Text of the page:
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TAXI LICENSING: Institute of Licensing explores the BIG issues currently facing taxi and PHV sector



There’s never a dull moment in licensing writes John Garforth, who is a local authority Licensing Manager and Vice Chairman of the Institute of Licensing. Here, John explores some current issues and gives his opinion on emerging and current themes. You can sign up to online updates from the Institute at www.instituteoflicensing.org.


Maybe we’ll have one new year when things are a bit quieter in licensing but alas no time soon, I fear. From tax conditionality to clean air zones, and from cross border rumblings and a review of the DBS service, there’s lots to be involved in.

Levelling Up White Paper


I read with great interest recently the Government’s levelling up white paper for delivering a long-term programme of change to unlock the potential of people and places in every part of the UK. Just one small part of the programme of change that will result in future consultation is the potential proposal to reduce the number of taxi licensing authorities. This would mean that rather than every district Council being responsible for taxi licensing, it could be that unitary, combined and county councils take on this responsibility. Whilst this is an interesting development which I think is a good idea it will be an enormous task to bring in, requiring lots of planning and preparation. I don’t believe it’s imminent so I may have retired before then!

Best Practice Guidance


There’s also the long-awaited best practice guidance due from the Department for Transport for taxi and private hire licensing. We are told it will be published soon, and that it will pave the way for licensing authorities to consider how they licence and is a further opportunity to review policy. Whilst not statutory guidance it is a useful publication, and the trade should consider its contents and discuss with Local Authority Officers in their local trade forums. There are also talks about a national licensing database, national standards and cross border enforcement. There hangs a massive issue.

Cross Border Working


The passing of the Deregulation Act in 2015 allowed cross border working outside of district via subcontracting between operators in different areas. At first it didn’t impact on local authorities much but the trend of picking off licensing authorities who may not have the standards of others or offer cheaper fees has attracted lots of interest and has seen councils who used to only licence for example a thousand vehicles, now licence upwards of ten thousand and increasing. Whilst lawful this practice is causing great concern up and down the country and is morally wrong in my view. With some licensing authorities encouraging this ‘licence shopping’ to take place by opening up testing centres around the country and having roving compliance officers going into other areas, it can only increase the angst of those authorities who are trying to do right by their residents by encouraging applicants to stay local and work to the policy, conditions and training offers of that authority. With no imminent change to the law expected, one can only hope that either the Government or the problem authorities see sense sooner rather than later.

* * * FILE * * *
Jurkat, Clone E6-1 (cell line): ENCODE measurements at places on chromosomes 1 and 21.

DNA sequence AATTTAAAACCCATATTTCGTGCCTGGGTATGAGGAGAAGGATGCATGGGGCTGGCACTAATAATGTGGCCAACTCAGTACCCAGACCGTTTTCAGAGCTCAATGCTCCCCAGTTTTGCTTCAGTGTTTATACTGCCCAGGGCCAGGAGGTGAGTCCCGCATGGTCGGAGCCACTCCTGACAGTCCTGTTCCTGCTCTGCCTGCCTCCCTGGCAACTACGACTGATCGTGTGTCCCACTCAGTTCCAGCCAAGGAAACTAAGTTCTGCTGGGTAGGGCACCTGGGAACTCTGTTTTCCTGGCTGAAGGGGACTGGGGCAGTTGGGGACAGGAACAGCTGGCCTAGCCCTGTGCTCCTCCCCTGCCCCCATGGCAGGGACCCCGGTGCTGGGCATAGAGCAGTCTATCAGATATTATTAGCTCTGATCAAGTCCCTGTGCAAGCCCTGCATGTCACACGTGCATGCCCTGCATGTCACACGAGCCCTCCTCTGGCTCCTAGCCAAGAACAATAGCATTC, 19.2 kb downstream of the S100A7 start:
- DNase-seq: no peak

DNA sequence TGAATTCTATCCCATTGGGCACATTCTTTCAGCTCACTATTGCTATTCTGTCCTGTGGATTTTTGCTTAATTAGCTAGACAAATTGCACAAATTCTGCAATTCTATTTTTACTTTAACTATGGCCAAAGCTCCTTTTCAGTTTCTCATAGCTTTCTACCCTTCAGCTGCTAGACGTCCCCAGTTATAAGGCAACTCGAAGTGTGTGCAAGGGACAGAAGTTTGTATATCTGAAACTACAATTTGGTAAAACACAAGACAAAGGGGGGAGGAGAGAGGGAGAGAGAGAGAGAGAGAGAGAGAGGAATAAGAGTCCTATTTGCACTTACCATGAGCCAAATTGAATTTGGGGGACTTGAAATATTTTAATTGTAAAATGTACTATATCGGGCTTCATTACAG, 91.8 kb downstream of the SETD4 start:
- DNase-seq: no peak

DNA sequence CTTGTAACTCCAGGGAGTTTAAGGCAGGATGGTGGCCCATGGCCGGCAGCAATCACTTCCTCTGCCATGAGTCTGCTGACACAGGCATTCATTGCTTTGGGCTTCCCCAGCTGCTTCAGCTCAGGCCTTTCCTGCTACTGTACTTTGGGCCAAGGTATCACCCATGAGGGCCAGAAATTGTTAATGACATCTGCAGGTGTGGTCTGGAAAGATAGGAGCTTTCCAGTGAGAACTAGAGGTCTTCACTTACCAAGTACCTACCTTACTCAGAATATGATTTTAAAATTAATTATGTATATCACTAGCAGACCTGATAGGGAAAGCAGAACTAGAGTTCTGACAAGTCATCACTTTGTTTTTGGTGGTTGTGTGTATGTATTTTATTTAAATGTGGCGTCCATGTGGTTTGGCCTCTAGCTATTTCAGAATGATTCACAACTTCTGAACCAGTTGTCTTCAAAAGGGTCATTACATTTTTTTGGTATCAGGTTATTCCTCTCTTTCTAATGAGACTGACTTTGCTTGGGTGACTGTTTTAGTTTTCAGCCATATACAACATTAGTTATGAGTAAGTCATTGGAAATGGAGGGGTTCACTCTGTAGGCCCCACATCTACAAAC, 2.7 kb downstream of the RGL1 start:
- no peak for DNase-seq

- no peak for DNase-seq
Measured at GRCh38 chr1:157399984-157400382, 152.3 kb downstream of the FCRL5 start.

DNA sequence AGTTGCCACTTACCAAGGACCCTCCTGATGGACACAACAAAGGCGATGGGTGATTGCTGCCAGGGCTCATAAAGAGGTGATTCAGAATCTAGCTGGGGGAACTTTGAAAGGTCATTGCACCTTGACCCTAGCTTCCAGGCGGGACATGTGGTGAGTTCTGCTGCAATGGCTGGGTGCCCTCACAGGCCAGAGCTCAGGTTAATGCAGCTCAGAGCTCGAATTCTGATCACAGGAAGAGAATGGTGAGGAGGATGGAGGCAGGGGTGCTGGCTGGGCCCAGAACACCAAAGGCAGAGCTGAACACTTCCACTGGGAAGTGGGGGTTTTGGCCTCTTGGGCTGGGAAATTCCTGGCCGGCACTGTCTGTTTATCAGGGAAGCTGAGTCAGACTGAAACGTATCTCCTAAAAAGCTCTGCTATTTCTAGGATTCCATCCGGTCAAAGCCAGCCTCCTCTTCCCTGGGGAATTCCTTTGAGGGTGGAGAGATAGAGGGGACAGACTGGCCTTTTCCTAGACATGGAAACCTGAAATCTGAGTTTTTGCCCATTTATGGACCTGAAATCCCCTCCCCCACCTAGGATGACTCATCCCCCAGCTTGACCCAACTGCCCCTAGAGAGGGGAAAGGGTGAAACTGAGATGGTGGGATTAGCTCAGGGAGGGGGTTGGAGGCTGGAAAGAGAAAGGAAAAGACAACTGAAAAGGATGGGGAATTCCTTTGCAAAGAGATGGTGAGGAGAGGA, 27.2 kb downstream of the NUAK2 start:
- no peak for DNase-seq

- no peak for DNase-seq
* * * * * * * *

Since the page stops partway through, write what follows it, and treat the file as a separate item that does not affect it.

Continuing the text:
New National Group


The Institute of Licensing has recently set up a National Taxi and Private Hire Licensing Group whose aim is to foster relationships and discuss current issues and act as the ‘go to’ national group from Government. With a wide range of parties involved, this group has the making of a useful network of professionals to help steer national debate and reform. I look forward to reporting back on how things develop.

Clean Air Zones


Readers should be well aware that in some areas across the country clean air zones are being created. Highly un-popular with the trade, these schemes, usually mandated by Government, have the sole purpose of cleaning up harmful emissions in our atmosphere with a deadline imposed alongside the direction to devise a plan. Often confused with congestion charges by the public, such schemes often impact on the private hire and hackney trades due to links to licensing policy.


Whilst funding is often awarded to assist non-emission compliant vehicles to upgrade, the recent price hikes in the used car market, waiting time for newly manufactured vehicles and the fuel cost increase can only lead to the trade feeling burdened and worried about their future and the costs associated with running their business. It is important that the trade is involved in discussions at local level to ensure that local authorities understand their concerns and discussions can help to tailor future policy direction.

Tax Conditionality

I wouldn’t imagine that any reader of this publication hasn’t heard of the new tax rules in force from the 4 April this year relating to tax registration. To summarise, any operator or driver renewing a licence from the above date has to produce a nine digit code alongside their application for a licence to be considered. This code can be sourced through a GOV.UK account and should only be requested online close to the time when the licence is up for renewal as the code is time limited. New applicants need not source a code unless they have held a licence within the last twelve months. Licence holders must be alert to these changes as it will impact their ability to work.

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